CHC Think Tank Guide: Promoting the Upcoming Flu Vaccine Cycle and Managing Uncertainty about the Future COVID-19 Vaccine
By Billy Table, PhD
Who is the Think Tank?
The Think Tank is a multi-disciplinary health communication collective with experience and subject-matter expertise to consult on real world communication issues in practice. Every month, we select submissions from health professional stakeholders and explore their patient-clinician and inter-professional challenges. Through Think Tank questionnaires and discussion deep dives, our collective of scholars and health professionals offer practical recommendations, share educational materials, and craft messages that stakeholders can implement in practice immediately. Bringing innovative ideas to practice at an accelerated pace, the Think Tank aims to unpack complex conversations and distill effective and structurally competent applications of “what you might say” and “what you could do.”
Promoting the Upcoming Flu Vaccine and Addressing Patient Uncertainty
This month, we tackled the topic of managing uncertainty about the future COVID-19 vaccine and promoting the upcoming flu vaccine amidst the pandemic. The following post captures the recommendations that the Think Tank shared during our in-person deep dive discussion in July and a follow up list serv circulation.
We posed the following question to the Think Tank:
“What are some ideas for promoting the flu vaccine for this upcoming cycle that could be applied to the eventual promotion of a COVID-19 vaccine?”
Awareness of Accessibility Barriers and Recommendations
Think Tank members brought up how community-based infrastructure must be built to not only promote the flu vaccine in culturally relevant ways, but also to ensure that getting the vaccine is easy and safe. Cultural translators, like community health workers who are connected to high density at-risk neighborhoods could facilitate promoting the vaccine. Offering the flu vaccine in places other than medical facilities – outdoor areas, mobile vaccination hubs, or via home health or Meals on Wheels programs were also suggested. One Think Tanker imagined socially distanced flu shot/voting poll hybrid stations across Austin. Coordinating collaborative action to increase access to the flu vaccine is needed, and establishing such partnerships could provide a roadmap for the future COVID vaccine.
Cognitive Bias and Managing Uncertainty
As far as patient uncertainty, Think Tank members shared that cognitive bias and fear of side effects are major impediments to vaccine uptake. A common bias is that the flu vaccine will cause people to get the flu or flu-like symptoms, even among people working in science-based health professions. Many nurses and physicians decline the influenza vaccination each year. Other less common, but growing concerns patients share are that the vaccine can injure them.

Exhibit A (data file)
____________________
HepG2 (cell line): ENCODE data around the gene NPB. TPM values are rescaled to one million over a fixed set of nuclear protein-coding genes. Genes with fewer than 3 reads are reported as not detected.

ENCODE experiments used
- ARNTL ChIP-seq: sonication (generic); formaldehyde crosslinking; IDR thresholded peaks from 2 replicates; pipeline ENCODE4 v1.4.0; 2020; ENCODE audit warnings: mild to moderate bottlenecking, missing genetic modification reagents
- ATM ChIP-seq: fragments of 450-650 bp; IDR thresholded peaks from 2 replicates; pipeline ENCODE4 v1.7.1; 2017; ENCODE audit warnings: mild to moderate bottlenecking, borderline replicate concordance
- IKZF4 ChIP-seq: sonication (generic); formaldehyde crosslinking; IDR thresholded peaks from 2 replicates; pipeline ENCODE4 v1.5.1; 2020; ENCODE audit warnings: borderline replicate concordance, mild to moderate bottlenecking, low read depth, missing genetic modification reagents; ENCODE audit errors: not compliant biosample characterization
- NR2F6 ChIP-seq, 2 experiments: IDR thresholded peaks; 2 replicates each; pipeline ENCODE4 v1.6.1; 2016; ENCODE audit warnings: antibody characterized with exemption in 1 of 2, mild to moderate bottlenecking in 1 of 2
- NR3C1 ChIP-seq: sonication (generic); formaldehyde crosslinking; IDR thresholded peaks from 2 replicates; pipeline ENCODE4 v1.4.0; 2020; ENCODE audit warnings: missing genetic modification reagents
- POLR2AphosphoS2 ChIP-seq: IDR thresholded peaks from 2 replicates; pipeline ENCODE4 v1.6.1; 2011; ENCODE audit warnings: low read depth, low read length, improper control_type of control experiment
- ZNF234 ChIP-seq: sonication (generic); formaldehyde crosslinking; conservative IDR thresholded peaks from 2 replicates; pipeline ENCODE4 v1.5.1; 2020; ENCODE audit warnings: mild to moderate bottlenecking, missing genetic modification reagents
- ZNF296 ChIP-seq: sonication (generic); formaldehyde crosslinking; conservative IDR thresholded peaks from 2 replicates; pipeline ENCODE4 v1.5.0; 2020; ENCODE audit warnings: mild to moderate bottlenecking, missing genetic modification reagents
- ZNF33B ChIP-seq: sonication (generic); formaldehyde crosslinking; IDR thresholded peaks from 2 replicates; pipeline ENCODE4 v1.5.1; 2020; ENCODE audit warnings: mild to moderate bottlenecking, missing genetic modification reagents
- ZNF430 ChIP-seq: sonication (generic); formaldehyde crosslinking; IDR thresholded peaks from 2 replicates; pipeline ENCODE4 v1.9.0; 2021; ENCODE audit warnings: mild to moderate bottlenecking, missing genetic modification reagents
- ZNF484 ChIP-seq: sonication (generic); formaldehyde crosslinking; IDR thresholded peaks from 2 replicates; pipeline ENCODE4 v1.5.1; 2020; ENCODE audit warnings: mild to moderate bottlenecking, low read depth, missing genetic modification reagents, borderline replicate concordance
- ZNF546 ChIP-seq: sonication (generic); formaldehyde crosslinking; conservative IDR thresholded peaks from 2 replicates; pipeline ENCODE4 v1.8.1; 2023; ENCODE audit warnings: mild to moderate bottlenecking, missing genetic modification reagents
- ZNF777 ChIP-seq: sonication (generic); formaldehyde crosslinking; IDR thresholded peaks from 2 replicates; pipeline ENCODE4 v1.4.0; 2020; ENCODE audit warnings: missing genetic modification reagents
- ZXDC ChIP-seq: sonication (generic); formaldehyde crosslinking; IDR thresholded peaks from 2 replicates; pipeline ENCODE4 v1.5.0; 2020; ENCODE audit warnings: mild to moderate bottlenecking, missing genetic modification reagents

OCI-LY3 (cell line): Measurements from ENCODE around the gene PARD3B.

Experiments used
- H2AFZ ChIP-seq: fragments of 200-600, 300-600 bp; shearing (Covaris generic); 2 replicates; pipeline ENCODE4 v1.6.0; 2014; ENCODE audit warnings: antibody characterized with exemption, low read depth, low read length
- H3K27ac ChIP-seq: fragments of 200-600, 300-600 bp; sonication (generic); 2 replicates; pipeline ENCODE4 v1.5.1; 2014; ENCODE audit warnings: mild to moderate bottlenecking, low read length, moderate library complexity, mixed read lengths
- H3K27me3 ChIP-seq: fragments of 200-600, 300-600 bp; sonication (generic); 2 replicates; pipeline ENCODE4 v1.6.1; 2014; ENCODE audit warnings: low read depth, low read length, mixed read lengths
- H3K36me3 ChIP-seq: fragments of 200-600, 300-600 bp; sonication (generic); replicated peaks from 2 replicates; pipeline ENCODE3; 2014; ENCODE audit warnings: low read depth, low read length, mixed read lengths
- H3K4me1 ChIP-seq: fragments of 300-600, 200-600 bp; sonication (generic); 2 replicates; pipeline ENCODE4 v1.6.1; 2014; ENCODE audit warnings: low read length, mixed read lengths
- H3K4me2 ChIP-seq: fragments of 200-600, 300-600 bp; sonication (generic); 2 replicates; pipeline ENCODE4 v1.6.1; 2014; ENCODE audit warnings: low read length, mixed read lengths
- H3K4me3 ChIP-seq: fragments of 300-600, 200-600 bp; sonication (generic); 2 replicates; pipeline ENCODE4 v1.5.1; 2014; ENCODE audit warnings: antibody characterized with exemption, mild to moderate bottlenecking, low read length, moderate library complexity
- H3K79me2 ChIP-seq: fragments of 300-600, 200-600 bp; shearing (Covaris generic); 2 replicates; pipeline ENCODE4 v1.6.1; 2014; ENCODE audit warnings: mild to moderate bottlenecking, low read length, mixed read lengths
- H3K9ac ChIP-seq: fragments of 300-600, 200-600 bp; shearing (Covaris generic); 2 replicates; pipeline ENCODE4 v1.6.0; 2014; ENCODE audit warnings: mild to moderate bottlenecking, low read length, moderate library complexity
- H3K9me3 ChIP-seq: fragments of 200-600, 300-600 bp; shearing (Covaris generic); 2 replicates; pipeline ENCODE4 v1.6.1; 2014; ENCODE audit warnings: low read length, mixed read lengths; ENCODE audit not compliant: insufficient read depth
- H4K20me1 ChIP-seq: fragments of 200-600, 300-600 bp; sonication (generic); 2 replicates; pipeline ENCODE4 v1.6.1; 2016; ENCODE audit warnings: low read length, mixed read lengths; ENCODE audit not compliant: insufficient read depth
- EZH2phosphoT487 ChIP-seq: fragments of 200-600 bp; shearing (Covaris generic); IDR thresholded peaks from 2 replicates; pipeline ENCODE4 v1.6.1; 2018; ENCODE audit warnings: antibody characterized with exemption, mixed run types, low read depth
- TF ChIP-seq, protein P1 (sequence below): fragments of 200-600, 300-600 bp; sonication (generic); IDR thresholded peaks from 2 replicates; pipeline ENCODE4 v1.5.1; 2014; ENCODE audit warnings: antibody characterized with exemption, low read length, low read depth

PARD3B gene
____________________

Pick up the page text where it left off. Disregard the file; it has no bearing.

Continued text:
To counter uncertainty about the flu vaccine and eventual COVID vaccine, Think Tank members highlighted the importance of establishing trust, providing accessible and factual information, and acknowledging potential known side effects.
One member shared, “People have become much more interested in the science of viruses lately - there could be some interesting visual articles written on, for example, what the H's and N's mean, or how pandemic flu is different from seasonal flu; Regular death rates from flu, complications, age ranges most often affected, etc…Keep it informative and science-focused without being too scary…I've seen a lot of traction on thoroughly-designed social distancing articles, like this one from Reuters.”
As more information becomes available about COVID-19 and vaccine development, these conversations will be more and more common. However, more information does not always mean more certainty for patients. Comforting patients by managing uncertainty with probability can help. Dr. David Ring shares that, “The chances of lasting harm [from the vaccine] are vanishing low and the chances of individual or societal benefit are high,” so framing the vaccine in terms of what there is to gain can be effective. Discussion of side effects should be carefully approached, Dr. Ring mentions, because of the nocebo effect. He described that, “if I say, ‘you can get the symptom of X from this,’ then I actually increase the chances a person will experience that symptom.” To manage this, Dr. Ring recommends that one should, “avoid absolutes and focus on the balance of potential harms and potential benefits. Our brains tend to focus on unlikely but emotionally compelling statistics and ignore the boring ones that are more representative.” Being aware of patients’ emotional responses and listening to and addressing their concerns can bolster their trust and openness.
This CHC Think Tank Guide is our first on communicating about COVID-19 – as more questions are brought to us about health communication during the pandemic, we will compose more posts summarizing our recommendations from our collective of scholars and practitioners.